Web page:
Sunday, August 9, 2015

Religion As Spiritual Sustenance

I was raised with elements of Christianity, paganism, and indigenous ideology. While I was christened in the UCC as a baby, my mother was always searching for "the right fit." She was born into a Catholic family and celebrated her First Communion in the streets of southern Italy, wrapped in a white, lacy gown that hugged her small form. She always described the Catholicism of her childhood as "pagan" because while everyone loved the Pope, people practiced their faith in their own ways, often incorporating aspects of folk magic, such as using cornicellos to ward off the evil eye.
Cornicello and sign of the horns. Photo Credit: CRWR
When I was a girl I recall experimenting, alongside my mother, the worship practices of the Unitarians and Episcopalians. I remember attending a sacred circle with her at a retreat and educational facility tucked away in the Michigan forest, called Circle Pines, where I had my first taste of the power of meditative group trance. In my teen years my mother began to recognize the Celtic Wheel of the Year, and I remember becoming very familiar with Beltane and Samhain, and reveling in the creation of the ancestral altar.

In my early 20s I sat through a sweat lodge ceremony with my Ojibway boyfriend and other members of the local native community. My indigenous Costa Rican college professor was there, and in the evening while everyone was enjoying a communal meal, I helped his Anishnaabe wife bring the spirit plate outside and set it at the foot of a towering oak tree.
Sweat lodge/Walt Hubis
Throughout my life I always spent endless hours alone in the woods, absorbing the breeze, the river water, the movements of the deer, fox, and rabbits, picking raspberries and letting myself fly with the soul of the wild. All of these things impacted me in important ways. I grew up appreciating all faiths, and finding deep value in the uniqueness they each had to offer, and the similar qualities they shared.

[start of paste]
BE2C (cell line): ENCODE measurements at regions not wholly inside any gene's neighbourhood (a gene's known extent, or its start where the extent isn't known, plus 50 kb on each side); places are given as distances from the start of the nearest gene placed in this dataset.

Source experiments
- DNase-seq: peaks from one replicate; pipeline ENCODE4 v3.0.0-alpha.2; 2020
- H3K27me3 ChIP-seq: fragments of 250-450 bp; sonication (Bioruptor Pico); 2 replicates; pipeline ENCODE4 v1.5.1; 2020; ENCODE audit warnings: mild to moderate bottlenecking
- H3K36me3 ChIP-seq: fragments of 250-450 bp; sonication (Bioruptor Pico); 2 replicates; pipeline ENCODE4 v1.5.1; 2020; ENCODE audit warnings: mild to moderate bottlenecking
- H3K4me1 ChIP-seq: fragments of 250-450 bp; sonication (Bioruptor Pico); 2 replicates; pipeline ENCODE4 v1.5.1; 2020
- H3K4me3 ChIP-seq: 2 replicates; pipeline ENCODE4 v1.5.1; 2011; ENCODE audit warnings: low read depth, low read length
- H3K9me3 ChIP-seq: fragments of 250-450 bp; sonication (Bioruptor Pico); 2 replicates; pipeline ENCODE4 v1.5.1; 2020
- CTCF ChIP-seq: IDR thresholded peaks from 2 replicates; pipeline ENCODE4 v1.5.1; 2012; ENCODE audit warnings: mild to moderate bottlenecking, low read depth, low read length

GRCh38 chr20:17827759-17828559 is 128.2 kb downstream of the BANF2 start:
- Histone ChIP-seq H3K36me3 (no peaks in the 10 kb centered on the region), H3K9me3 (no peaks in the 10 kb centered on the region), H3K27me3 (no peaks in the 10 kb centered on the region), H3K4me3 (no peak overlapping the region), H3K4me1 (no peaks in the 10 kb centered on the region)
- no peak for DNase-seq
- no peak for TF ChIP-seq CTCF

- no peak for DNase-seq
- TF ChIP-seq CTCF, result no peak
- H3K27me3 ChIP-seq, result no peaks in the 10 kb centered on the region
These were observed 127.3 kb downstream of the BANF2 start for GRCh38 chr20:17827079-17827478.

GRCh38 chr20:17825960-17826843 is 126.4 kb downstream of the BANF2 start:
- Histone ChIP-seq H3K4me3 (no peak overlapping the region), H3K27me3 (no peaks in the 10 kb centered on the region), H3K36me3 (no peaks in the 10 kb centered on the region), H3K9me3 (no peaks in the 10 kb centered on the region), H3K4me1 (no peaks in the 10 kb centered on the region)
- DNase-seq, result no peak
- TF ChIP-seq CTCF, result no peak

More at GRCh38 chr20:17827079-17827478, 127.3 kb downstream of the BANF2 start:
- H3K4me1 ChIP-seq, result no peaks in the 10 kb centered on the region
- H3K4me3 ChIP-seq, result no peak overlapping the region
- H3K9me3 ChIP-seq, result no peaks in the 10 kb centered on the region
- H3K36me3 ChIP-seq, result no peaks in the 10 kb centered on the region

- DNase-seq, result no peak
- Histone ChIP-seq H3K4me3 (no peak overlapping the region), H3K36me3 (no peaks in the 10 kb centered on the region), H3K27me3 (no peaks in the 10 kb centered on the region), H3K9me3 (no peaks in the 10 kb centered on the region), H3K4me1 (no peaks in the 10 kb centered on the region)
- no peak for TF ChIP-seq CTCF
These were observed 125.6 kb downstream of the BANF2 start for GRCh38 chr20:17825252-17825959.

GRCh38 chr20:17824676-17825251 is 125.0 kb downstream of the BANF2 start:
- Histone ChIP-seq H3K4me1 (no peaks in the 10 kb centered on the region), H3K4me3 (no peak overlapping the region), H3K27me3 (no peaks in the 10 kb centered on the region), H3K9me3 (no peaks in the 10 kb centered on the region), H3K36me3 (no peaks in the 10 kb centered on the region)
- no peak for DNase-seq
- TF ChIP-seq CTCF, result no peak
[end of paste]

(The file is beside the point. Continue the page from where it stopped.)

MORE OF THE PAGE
Still, I had never found a "seat for my soul" until after marrying my husband who had been raised with Santería in Santos Suarez, Havana, Cuba. After many years of living with the Orishas in our home, I one day realized they had become my dear family and my friends. My journey in Santería and Ifá had begun even before I'd become conscious of it, and has continued through the years to feed me in rich and indescribably wonderful ways as I've experienced initiations, delved deeply into the Yoruba perspective and cosmology, and grown in community with my family and ilé.  In the end, my religious practice was not something I sought out, but something that found me instead.
Yemaya dancer/James Emery
But I know that not everyone has positive experiences with religion and religious structure. I know that many have difficult memories of organized faith communities, and who prefer the freedom of expression that an unrestricted spiritual ideology offers. I've even found seekers who discover the beauty of the Orishas, but reject the ritual traditions that form the historical, ancestral, religious, and ceremonial context in which they are meant to be understood, explored, and experienced.

It is true that religion devoid of spirituality can be a dangerous entity, and in my experience it is the union of the two that create what for me is a deeply satisfying whole. And while many are content and well-served with spirituality devoid of religion, I do find that many "spiritual-not-religious" people develop practices that provide them some sort of structure, whether it be pulling Tarot cards for guidance, maintaining an altar, or honoring the turn of the seasons (and in fact these are all aspects of my own spiritual practice as well).

There is a subsection of people in the "esoteric" community (and in many communities, I suspect) that are very opposed to what they perceive as a rigid and authoritarian religious hierarchy that disempowers individuals. I wanted to explore this further, as there are people (like me) that have had a very different experience with religion. I decided to pull some cards:

"What represents religion at its worst - the aspects that drive people away?" The 5 of Swords almost immediately flew out of the deck.

Prisma Visions Tarot/James Eads
Interestingly this is often called the "bully card," and I'd say that "bullying" is an apt term to use to describe the negative experiences that some have had with organized religion. The 5 of Swords says, "it's my way or the highway," and represents the impulse to dominate others. In the religious context this can be the move to monopolize belief systems, to control the behavior of others (often via fear), and symbolizes the dogmatic systems used to beat out those who are deemed "less than."